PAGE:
“The more complex and multi-dimensional the mission-critical system is, the more high-quality data is needed to develop an accurate AI system.”
The process is further complicated by the complexity of the manufacturing environment, which can make labeling prohibitively time-consuming. For example, if mission-critical system models are based on multiple sources of input—which is typically the case in manufacturing—the system suffers from dimensionality, requiring large sets of labeled data. When knowledge of the data sources is scarce, manual labeling becomes daunting because of the dimensionality, large data sets and frequency of new data collection.
Despite these challenges, “current applications and trends show that data labeling will be part of AI developments in the future,” says Alejandro Betancourt, senior machine learning tech lead at Landing AI. “This reinforces the importance of defining data acquisition and labeling strategies directly connected to model training and deployment capabilities.”
To help, new model-training techniques have emerged that promise to mitigate the challenges posed and provide the means to generate synthetic data. These methodologies aim to help manufacturers build the data repositories needed to train and even pre-train ML models.
Developers contend that these techniques will expand the reach of AI and ML in the manufacturing sector, enabling engineers to boost model performance and achieve better accuracy and reliability without large training data sets.
The most prominent of these techniques takes the form of algorithmic architectures called generative adversarial networks (GANs). Here, the engineer uses two neural networks, and pits one against the other to generate synthetic data that passes for real data.
Using this technique, a generator network chooses either a real data point or a fabricated data point and passes it to the discriminator network. The goal of the second network is to guess whether the data point is real or synthetic. If the discriminator network correctly differentiates between the two, the generator network uses the insights that it has gained in the process to fine-tune its next attempt, learning from each correct decision.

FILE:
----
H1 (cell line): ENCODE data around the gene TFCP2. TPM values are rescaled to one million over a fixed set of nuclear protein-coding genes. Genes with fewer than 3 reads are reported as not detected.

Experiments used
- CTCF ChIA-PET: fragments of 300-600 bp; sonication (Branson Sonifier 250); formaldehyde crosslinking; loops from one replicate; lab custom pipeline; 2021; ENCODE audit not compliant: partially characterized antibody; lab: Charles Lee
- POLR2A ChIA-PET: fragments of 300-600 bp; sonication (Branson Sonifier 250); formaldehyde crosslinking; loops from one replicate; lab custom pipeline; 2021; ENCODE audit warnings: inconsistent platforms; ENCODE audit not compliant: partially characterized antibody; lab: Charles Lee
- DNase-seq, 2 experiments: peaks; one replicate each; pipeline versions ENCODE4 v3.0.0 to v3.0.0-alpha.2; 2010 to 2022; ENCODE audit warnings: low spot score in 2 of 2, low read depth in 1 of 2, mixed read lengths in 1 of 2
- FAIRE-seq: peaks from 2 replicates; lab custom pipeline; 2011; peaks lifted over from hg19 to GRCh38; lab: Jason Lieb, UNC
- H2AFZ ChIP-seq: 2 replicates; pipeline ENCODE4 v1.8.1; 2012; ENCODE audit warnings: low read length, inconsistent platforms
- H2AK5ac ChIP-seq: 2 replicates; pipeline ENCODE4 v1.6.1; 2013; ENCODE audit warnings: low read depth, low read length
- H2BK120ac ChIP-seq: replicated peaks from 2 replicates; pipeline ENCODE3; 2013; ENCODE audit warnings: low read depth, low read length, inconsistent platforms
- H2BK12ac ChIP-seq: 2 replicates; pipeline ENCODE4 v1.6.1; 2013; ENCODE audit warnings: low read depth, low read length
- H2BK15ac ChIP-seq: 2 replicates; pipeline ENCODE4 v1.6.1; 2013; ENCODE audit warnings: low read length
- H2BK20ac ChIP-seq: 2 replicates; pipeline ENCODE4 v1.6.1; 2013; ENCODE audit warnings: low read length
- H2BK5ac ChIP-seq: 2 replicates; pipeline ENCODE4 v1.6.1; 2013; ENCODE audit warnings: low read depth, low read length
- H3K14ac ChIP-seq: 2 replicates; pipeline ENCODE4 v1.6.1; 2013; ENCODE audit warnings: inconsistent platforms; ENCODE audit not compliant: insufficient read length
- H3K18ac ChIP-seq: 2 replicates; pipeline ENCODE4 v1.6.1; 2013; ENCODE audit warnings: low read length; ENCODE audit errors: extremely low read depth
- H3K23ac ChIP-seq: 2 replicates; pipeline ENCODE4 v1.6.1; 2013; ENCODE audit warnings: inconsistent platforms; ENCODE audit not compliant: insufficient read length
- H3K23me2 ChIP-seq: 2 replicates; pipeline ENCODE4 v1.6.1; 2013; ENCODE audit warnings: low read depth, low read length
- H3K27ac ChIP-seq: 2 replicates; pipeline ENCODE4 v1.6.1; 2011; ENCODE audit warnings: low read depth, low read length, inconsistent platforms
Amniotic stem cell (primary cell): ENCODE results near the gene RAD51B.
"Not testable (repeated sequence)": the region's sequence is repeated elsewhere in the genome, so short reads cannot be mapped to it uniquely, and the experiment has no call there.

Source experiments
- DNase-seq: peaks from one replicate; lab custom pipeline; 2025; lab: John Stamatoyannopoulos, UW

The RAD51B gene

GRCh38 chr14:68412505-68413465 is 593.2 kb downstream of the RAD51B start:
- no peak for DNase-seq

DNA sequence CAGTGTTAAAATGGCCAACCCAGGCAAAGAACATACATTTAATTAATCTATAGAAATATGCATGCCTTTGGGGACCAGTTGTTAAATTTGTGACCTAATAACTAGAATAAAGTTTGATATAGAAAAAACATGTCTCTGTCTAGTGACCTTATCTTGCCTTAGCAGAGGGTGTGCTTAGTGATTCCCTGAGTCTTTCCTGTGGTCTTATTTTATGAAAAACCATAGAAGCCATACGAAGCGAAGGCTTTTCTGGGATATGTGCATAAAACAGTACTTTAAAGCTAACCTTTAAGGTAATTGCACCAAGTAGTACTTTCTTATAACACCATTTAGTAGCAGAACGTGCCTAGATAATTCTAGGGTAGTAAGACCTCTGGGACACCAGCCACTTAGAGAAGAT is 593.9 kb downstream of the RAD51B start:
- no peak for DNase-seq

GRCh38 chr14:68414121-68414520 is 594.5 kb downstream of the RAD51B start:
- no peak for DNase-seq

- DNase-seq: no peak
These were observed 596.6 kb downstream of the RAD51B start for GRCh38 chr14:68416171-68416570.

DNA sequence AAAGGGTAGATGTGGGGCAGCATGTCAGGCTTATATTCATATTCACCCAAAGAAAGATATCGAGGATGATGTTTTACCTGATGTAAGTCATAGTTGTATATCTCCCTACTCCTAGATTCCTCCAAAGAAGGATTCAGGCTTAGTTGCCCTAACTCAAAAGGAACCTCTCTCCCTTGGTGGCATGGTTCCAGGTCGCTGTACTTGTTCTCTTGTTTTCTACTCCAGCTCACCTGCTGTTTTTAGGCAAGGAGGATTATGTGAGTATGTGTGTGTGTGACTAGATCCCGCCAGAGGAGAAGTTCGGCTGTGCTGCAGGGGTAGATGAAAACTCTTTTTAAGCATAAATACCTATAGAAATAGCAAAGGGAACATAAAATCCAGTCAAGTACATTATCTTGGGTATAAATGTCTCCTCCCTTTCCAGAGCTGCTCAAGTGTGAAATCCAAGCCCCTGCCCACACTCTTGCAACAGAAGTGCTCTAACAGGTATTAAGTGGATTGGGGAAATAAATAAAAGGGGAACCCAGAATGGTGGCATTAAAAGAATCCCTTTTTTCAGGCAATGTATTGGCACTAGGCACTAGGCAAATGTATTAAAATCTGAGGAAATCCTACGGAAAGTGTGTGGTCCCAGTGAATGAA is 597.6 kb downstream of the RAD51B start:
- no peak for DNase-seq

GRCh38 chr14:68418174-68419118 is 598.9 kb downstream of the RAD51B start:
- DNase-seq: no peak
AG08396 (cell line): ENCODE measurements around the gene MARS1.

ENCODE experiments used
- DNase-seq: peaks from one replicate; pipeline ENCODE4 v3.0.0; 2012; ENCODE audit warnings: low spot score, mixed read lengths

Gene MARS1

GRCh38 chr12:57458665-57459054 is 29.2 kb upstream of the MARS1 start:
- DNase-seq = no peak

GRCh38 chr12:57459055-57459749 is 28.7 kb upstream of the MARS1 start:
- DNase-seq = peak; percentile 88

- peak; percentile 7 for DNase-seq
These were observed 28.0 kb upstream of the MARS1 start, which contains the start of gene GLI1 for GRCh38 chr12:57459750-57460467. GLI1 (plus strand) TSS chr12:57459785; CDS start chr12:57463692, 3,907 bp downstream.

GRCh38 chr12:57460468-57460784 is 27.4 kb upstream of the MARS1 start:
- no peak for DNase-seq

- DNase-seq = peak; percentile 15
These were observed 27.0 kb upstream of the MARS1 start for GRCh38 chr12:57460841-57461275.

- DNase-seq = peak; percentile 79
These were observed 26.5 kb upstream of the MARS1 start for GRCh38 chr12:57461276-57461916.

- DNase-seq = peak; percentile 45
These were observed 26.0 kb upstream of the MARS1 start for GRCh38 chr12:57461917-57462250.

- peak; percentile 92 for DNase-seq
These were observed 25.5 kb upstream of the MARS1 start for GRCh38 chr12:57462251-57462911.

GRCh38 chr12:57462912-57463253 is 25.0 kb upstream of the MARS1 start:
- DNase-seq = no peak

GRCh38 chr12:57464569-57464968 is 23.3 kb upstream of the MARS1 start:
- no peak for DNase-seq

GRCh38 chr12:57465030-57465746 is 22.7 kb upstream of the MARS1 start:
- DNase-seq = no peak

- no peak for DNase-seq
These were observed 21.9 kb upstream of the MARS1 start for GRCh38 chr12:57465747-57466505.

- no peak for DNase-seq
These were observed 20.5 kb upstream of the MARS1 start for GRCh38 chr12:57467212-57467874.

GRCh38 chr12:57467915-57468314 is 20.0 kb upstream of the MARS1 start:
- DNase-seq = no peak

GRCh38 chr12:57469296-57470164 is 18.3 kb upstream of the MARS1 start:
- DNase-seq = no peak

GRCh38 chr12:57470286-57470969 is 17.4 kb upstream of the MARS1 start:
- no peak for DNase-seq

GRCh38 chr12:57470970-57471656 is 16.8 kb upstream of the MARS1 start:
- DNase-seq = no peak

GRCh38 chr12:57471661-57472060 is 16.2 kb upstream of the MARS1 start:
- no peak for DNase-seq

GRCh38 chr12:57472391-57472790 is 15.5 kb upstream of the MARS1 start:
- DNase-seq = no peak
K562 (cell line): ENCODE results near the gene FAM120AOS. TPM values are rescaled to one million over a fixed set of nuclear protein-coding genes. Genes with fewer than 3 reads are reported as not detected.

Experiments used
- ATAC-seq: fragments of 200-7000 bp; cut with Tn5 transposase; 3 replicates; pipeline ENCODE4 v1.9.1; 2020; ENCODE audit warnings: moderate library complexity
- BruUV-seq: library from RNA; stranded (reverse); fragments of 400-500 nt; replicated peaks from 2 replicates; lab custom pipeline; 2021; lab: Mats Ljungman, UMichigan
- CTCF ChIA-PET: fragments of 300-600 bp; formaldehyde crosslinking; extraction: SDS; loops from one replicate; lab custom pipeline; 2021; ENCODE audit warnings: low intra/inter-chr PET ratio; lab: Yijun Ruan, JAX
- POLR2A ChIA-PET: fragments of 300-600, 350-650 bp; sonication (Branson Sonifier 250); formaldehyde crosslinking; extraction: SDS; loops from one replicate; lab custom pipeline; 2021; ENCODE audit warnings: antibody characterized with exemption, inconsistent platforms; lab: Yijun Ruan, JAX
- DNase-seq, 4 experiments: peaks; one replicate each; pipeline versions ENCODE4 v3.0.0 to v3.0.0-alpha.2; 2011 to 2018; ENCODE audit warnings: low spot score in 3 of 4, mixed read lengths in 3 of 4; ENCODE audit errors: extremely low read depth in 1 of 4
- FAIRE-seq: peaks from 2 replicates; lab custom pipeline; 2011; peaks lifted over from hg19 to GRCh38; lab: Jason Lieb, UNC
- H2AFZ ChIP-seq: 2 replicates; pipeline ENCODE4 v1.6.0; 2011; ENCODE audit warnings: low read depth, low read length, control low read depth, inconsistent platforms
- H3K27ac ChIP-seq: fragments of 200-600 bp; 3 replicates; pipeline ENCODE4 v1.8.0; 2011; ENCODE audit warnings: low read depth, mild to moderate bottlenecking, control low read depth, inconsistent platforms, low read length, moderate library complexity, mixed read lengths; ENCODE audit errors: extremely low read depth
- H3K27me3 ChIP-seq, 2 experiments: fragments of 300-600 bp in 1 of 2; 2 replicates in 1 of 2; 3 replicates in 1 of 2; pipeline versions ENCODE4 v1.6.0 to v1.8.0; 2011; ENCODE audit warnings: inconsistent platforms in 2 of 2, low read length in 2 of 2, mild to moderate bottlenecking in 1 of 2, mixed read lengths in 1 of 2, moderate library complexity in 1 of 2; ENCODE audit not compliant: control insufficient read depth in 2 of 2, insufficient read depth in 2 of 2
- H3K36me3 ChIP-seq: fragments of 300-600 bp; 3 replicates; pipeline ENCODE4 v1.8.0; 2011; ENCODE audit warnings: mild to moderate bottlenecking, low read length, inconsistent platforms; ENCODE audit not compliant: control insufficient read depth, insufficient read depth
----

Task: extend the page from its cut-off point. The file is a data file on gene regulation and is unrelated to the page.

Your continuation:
As this process progresses, the generator network becomes adept at creating synthetic data so that the discriminator network cannot distinguish between real and synthetic data. The engineer then uses the synthetic data to train the ML model.
This methodology has proven to be particularly helpful in manufacturing applications involving videos and images. GANs allow engineers to generate millions of scenarios and determine if their algorithms are reliable enough to operate safely.
“By using GANs, a manufacturer may be able to take 10 images of a rare defect and synthesize an additional 1,000 images that an AI can then learn from,” says Betancourt. “Recent advances in GAN technology are already proving its benefits, reducing by more than 10 times the data required to achieve a particular performance level to detect scratches in metallic components.”
Learning by Example
Transfer learning is another technique that has proven to be effective in applications where training data is scarce or unavailable. Using this design methodology, the engineer takes the knowledge extracted by an ML model that has already been trained and applies it to a different but related problem, leveraging previously acquired data without starting from scratch.
Basically, transfer learning represents a way to exploit what has been learned in one task to improve generalization in another.
Conventional wisdom does not yet offer any hard-and-fast rules on when to use this technique, but an engineer dealing with a situation where there isn’t enough labeled training data can lean on a few rules.
For example, transfer learning works well when there already exists a network pre-trained on a similar task, especially if it has been trained on large amounts of data. Also, transfer learning usually works well when the trained task and the untrained task use the same input.
“Transfer learning enables AI to learn from a related task where there is ample data available and then uses this knowledge to help solve the small data task,” says Betancourt. “For example, AI learns to find dents from 1,000 pictures of dents collected from a variety of products and data sources. It can then transfer this knowledge to detect dents in a specific product with only a few samples (Fig. 3).”
As with other AI technologies, transfer learning has its fair share of challenges. One of the biggest limitations confronting users is the problem of negative transfer. In these situations, transfer learning works only if the initial and target problems are similar enough for the first round of training to be relevant.